In 1989 a mere 60 medical doctors were graduated from one medical school.  Today four universities graduate over 500 medical doctors a year.  By 2011 the country had a total of 72 private hospitals and a couple thousand government run clinics.  HIV/AIDS infections are down by 50% at last count.

My point is this:  often we see spiritual passion coupled with an abysmal lack of social skill, and dedication to God does not, by itself, overrule bad choices in the gritty stuff of daily life.

In this case, the government of His Excellency has executed well on sundry fronts.  While the nation is far from being a utopia and there is still immense job security for anyone with a yen to build a nation, the facts are, he has a plan, he is getting results and the nation has come farther in 26 years than most.

Against that backdrop of fierce intentionality in doing the daily work, the unequivocal repentance for the national sins and the unambiguous dedication of the nation to the Most High God certainly sets the stage for an acceleration of the good things already in place.

Keep an eye on this nation.  No telling where the King might move with power and grace.

Copyright October 2012 by Arthur Burk

From The Hub, in Anaheim

This entry was posted in Blessing Land, Defining the Spiritual Climate, Erasing the Line Between Secular and Sacred, The Culture, The Kingdom of God. Bookmark the permalink.

16 Responses to A Different Kind of Jubilee

  1. Go Uganda for stepping out so boldly! And thank you Arthur for the link. Although I am not sure how or why, I have been told that I have Uganda “on me”. (I pray for Andrew and Good Africa whenever Africa comes to mind.) I read the entire thing and while at first my tears were for the beauty of it, I spent almost an hour travailing heavily as I read their list of sins for which they were repenting. I prayed for those who commented in the blogs. While it was definitely rough I felt both spent and filled at the same time 🙂 Thank you for bringing such a wonderful event to my attention. It is very encouraging.

  2. Mary-Anne Simpson says:

    What a sense of JOY and hope this posting has given me as we are being pressed on every side in our corner of Africa.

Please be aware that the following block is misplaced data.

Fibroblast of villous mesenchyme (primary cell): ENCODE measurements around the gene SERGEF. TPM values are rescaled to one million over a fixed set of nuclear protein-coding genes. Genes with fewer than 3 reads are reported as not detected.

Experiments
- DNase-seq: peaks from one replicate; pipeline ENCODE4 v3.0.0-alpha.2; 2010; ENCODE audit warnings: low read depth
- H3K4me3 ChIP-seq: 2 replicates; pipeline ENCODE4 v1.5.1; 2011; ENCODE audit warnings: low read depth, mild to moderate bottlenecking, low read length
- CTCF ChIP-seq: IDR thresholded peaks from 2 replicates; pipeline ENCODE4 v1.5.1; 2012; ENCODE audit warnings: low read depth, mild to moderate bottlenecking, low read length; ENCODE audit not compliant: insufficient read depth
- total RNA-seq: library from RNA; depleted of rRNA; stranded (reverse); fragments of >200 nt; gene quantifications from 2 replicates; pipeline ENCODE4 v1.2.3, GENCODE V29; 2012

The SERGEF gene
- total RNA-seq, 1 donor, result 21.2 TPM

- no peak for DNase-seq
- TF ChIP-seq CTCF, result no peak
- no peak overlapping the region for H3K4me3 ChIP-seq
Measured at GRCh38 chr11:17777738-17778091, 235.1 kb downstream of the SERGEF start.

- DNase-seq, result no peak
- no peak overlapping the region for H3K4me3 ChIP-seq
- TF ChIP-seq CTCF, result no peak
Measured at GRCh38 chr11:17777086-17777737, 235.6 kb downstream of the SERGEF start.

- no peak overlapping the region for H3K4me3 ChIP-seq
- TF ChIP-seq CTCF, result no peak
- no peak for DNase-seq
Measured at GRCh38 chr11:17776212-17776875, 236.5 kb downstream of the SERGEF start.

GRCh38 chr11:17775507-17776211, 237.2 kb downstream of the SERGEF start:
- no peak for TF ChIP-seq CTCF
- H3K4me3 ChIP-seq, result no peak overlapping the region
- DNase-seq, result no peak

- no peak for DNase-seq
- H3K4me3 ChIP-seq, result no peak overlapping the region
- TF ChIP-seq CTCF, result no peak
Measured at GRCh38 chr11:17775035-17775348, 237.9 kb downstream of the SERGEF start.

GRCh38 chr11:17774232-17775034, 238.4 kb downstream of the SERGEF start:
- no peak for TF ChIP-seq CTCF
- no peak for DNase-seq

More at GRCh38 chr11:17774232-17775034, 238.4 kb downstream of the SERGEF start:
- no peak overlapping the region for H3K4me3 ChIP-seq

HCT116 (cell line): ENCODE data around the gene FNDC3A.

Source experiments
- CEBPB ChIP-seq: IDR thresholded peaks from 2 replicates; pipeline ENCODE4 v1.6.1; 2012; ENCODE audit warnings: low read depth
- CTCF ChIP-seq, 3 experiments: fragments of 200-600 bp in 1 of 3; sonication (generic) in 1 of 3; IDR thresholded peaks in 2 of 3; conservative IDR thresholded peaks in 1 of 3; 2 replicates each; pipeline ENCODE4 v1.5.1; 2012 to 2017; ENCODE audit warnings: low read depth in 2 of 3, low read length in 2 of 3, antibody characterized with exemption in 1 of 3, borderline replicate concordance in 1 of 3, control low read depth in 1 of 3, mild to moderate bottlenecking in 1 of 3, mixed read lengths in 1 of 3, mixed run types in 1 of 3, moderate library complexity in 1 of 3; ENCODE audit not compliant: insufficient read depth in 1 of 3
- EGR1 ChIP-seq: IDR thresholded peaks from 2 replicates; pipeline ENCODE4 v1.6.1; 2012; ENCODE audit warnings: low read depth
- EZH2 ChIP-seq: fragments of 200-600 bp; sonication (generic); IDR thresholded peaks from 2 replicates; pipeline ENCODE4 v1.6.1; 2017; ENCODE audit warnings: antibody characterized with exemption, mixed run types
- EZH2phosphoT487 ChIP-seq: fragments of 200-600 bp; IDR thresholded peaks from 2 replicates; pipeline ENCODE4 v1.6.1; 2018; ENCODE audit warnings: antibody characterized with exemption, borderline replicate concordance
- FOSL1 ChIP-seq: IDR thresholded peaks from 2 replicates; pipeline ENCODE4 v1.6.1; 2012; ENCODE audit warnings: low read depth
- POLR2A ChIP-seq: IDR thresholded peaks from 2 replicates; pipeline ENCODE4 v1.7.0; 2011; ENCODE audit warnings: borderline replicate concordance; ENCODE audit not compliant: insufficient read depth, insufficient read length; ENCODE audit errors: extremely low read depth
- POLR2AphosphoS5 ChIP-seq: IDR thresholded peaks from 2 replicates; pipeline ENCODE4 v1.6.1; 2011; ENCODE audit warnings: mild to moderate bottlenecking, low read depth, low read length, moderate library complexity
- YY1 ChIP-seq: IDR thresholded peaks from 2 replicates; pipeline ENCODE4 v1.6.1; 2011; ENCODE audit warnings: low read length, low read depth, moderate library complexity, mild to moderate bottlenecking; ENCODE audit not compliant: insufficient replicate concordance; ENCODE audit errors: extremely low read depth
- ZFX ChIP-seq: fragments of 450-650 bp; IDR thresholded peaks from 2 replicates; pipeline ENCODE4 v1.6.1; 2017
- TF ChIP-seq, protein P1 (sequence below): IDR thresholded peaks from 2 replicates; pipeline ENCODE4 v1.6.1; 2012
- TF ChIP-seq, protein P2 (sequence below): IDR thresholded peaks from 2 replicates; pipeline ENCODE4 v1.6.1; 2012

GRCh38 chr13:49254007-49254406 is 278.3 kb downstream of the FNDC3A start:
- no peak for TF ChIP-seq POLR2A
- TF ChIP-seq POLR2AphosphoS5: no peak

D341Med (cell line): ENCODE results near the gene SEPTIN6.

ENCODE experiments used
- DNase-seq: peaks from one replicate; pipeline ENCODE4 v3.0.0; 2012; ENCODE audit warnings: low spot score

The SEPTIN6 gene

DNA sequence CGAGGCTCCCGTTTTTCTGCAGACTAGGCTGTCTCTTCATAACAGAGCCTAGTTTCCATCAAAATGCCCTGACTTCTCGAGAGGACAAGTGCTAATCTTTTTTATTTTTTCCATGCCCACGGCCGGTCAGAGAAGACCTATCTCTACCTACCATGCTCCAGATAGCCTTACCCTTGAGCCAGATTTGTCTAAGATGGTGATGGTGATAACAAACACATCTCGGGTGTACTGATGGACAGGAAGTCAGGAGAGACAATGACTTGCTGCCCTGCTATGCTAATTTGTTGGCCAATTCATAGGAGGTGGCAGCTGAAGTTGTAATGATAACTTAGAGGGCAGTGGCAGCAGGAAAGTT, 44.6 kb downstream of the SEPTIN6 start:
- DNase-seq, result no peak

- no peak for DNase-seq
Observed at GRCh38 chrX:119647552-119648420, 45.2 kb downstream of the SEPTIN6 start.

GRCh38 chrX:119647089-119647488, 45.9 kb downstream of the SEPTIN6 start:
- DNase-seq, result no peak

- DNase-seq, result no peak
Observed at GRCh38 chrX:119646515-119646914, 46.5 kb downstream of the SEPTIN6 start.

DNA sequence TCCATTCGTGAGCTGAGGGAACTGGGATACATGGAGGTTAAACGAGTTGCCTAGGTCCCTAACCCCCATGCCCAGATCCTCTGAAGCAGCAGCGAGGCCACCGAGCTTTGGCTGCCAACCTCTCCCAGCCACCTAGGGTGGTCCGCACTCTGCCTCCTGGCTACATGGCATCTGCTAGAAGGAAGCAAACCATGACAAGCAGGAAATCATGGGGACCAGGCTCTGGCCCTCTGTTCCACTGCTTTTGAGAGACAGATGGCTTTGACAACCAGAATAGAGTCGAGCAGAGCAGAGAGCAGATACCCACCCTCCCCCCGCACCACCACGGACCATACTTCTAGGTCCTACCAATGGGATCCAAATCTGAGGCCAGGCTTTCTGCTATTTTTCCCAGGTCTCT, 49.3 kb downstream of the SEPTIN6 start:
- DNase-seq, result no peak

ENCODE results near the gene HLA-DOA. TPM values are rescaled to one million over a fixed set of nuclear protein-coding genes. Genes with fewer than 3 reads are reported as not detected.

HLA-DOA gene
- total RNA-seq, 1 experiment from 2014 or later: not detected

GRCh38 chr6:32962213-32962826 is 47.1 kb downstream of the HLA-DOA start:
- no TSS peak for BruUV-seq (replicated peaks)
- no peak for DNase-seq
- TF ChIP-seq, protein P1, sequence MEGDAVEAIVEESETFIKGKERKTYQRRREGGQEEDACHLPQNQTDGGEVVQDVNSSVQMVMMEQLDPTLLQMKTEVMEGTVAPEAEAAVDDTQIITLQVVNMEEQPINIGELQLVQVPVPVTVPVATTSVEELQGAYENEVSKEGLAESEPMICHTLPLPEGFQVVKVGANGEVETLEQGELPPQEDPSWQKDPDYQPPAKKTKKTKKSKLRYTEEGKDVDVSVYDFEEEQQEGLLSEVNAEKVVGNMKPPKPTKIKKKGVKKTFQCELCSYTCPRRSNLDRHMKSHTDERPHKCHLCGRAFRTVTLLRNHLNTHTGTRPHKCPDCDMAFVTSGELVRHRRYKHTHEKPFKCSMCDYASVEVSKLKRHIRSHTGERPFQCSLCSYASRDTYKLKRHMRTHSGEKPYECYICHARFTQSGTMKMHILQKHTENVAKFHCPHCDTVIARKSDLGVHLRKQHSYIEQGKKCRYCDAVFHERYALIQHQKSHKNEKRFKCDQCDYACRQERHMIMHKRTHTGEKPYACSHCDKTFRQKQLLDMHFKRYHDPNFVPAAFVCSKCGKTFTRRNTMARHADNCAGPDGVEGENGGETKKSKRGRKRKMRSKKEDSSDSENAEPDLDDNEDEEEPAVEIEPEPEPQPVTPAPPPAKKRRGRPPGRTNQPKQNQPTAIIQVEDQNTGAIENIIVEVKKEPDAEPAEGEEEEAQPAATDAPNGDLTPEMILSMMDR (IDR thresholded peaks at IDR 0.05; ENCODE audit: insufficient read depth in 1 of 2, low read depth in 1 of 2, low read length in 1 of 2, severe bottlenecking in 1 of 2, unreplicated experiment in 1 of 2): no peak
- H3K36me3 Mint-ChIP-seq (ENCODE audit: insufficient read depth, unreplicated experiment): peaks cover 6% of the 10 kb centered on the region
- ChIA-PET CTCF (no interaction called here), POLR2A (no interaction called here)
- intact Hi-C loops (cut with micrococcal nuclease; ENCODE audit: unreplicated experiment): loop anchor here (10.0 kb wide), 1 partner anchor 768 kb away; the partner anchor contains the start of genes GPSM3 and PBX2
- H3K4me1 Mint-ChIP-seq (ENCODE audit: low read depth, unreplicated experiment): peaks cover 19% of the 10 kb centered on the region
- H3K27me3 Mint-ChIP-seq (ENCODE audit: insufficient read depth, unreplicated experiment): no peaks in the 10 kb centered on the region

It is a challenge right now, not to shrug one’s shoulders and fall into the trap of thinking that we too are “going the way of all African countries” (I must point out that like many Africans I mean sub-Saharan Africa). Which, within 10 – 15 years of having achieved democracy, see great progress and change only to slide effortlessly into a single ruling party / dictatorship situation.
    I would consider us to be die-hards, who in spite of “looking” for options beyond our borders still believe in our heart of hearts that we will end our days on African soil.
    But even we are wondering at the wisdom of having all we own invested here.
    Thank-you for bringing a different perspective to our beloved continent, and thank-you for your continued visits to her, you bring with you hope, joy and the blessings of God the Father who looked on Africa with loving approval when He formed her.

  3. Allen Kagina says:

    It is still difficult for me to describe the feelings I had as I and several hundreds of christians witnessing the dedication of Uganda to God Most High by the President of Uganda. I remember being so thankful to God that we could bequeath to our children a better Uganda than had been bequeathed to us by the first leaders if Uganda. I am so glad I have lived to see this day.

    Arthur, your message to the nation that night was one of the first bricks in building the new Uganda. Thank you for coming out to Uganda.

    • Arthur Burk says:

      Allen, I have a friend who began life pretty tough, but she has been adamant in saying that the beginning of her life does not have to define the end. The same is true for nations. I celebrate the enormous steps that were taken during the Jubilee to redirect the nation to a different future.